Growing up in Cherry Valley, the daughters of Leonard Keller knew there was something special about their father.
But no one made a big deal about it.
As they got older, Nichole Siccardi and sister Jacquiline Mitchell grew to deeply value the heroism and humility of their father, a recipient of the Congressional Medal of Honor, the nation’s highest honor for valor against an enemy force.
“We didn’t know what it involved and he wasn’t very talkative about it at first,” said Mitchell. “(When) I was in high school I had mentioned it one time in a history class — we were learning about the Vietnam War — and my teacher and everybody else kind of freaked out. But I was like ‘it’s just my dad.’ “
On Feb. 4 at the new Cherry Valley Elementary School, the full story of the late Army Sgt. Leonard B. Keller — a local kid who performed extraordinary service — was saluted as the new school’s gymnasium was named in his honor.
“Today we have both a somber and inspiring event,” said Michael Connor, a Rockford School District board member told a crowd of about 70 people. “We are here to dedicate the gym to somebody who exemplified the best. … (He showed) honor and sacrifice and this is what we honor and this is what we dedicate this to.”
A grey metal plaque is attached to a wall just outside the gym entrance. It features two Keller images — one of a young solder and another in his later years with the Medal of Honor around his neck.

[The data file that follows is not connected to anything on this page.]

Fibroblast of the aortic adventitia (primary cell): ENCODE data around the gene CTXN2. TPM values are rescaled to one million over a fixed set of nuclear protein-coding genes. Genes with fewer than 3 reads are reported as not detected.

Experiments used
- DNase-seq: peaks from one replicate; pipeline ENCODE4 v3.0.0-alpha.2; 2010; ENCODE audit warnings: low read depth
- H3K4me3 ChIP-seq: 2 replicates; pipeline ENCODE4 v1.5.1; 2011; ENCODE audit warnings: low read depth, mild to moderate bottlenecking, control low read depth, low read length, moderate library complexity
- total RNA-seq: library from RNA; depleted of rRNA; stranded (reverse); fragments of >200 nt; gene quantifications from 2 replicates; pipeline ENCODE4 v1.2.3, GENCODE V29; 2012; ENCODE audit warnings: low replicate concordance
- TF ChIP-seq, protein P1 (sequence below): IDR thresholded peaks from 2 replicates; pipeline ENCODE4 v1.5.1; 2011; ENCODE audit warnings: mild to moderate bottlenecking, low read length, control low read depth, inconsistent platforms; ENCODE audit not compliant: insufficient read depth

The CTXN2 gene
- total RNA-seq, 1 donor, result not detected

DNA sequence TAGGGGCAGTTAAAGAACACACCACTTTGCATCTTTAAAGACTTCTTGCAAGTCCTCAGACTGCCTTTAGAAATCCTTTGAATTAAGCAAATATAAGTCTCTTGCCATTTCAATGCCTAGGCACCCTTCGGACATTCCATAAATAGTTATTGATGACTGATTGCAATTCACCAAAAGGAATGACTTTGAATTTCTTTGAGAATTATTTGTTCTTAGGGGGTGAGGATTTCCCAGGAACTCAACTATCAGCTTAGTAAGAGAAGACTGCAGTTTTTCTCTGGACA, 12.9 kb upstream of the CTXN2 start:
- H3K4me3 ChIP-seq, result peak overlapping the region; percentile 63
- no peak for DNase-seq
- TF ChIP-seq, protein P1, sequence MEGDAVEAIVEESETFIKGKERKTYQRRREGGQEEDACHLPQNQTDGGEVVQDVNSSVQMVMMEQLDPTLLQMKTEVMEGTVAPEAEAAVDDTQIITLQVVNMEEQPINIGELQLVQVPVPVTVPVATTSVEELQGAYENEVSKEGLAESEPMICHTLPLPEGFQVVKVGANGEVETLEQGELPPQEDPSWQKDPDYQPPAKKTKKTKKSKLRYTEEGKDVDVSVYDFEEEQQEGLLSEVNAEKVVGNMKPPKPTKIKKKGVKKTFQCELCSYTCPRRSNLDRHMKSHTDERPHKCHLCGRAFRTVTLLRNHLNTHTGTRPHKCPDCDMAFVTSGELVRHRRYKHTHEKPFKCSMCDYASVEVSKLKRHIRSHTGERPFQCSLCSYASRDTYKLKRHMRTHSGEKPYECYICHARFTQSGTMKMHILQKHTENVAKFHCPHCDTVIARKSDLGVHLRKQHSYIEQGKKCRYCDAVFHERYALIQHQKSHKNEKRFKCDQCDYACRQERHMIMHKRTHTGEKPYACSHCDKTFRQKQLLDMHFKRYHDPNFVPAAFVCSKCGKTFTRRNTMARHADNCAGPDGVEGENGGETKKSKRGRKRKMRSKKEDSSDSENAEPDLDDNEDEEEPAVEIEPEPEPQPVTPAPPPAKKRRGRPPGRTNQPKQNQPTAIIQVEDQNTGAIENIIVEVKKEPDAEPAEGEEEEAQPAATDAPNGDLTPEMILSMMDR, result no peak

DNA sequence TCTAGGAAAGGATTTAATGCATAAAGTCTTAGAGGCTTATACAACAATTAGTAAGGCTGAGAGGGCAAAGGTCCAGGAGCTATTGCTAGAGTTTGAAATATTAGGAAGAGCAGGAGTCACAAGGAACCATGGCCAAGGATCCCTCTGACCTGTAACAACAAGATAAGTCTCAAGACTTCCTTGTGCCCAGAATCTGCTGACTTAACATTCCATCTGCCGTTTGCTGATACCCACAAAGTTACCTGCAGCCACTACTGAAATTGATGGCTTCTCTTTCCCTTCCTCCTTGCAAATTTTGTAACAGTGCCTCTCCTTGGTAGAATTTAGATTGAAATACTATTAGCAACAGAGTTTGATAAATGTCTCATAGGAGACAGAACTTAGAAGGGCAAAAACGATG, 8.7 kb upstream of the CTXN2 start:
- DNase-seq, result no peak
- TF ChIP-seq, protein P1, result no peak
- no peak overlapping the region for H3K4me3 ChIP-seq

A red, white and blue U.S. flag and Congressional Medial of Honor Society logo is also showcased.
But dominating the plaque is his Medal of Honor citation in raised silver letters, saluting his “conspicuous gallantry and intrepidity in action at the risk of his life above and beyond the call of duty.”
Keller’s daughters hope current and future students and community members will share that appreciation.
“Whenever people see the plaque and read the story I hope that they can see how courageous he was, how willing he was — if he had to — give up his own life for his service members in the Army with him,” said Mitchell.
Keller is among 3,505 Medal of honor recipients since the 1860s, according to the Congressional Medal of Honor Society. At last count, 72 are still living.
Keller died on Oct. 18, 2009 following a motorcycle accident in Florida and was buried in Arlington National Cemetery. Had he lived, Keller would have celebrated his 72nd birthday on Feb. 25.
Born in 1947 in Rockford, Keller attended the old Cherry Valley Elementary School, back when the community was a distinct small town and the nearby CherryVale Mall was just a distant dream of developers.
Keller went on to Rockford Guilford High School and was drafted into the U.S. Army in 1966 as American commitment dramatically climbed to 385,300 troops that year and reached a peak of 536,100 by 1968, the year he was discharged.
He was assigned to the 60th Infantry Regiment, 9th Infantry Division and initially performed reconnaissance missions in South Vietnam’s Mekong Delta.